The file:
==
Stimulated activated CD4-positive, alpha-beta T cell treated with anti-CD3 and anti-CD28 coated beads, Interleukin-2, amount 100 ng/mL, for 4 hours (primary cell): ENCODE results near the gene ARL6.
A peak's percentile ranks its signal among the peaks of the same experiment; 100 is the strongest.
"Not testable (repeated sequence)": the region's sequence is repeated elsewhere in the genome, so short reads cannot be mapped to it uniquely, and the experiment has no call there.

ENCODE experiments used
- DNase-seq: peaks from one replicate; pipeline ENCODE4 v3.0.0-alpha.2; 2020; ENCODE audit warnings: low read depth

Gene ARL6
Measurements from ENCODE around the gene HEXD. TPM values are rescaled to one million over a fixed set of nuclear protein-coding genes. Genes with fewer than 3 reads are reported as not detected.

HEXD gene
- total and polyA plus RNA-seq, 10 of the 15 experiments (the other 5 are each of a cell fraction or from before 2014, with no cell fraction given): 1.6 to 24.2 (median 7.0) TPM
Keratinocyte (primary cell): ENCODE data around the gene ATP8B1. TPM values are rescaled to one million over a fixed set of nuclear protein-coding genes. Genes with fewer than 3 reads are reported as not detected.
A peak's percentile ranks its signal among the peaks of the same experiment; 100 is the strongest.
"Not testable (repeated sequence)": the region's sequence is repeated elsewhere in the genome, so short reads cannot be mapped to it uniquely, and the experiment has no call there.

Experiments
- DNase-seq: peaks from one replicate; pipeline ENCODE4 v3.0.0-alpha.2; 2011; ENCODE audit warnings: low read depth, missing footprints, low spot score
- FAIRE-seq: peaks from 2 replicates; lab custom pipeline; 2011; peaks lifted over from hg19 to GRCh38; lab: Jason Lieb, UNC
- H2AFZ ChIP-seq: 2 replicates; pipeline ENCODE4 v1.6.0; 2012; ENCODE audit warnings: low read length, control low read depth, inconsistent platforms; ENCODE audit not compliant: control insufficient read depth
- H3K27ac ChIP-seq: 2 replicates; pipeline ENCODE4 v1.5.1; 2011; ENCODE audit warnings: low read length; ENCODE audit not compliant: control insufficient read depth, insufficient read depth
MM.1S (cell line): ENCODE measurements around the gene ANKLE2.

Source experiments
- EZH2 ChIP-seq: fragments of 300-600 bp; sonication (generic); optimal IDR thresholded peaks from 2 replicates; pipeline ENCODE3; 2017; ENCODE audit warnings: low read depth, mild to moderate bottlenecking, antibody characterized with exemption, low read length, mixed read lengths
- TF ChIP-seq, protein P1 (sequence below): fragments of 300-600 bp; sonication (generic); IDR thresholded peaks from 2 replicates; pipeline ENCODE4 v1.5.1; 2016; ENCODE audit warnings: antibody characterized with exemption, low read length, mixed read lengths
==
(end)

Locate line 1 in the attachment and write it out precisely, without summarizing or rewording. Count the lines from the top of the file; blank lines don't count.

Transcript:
Stimulated activated CD4-positive, alpha-beta T cell treated with anti-CD3 and anti-CD28 coated beads, Interleukin-2, amount 100 ng/mL, for 4 hours (primary cell): ENCODE results near the gene ARL6.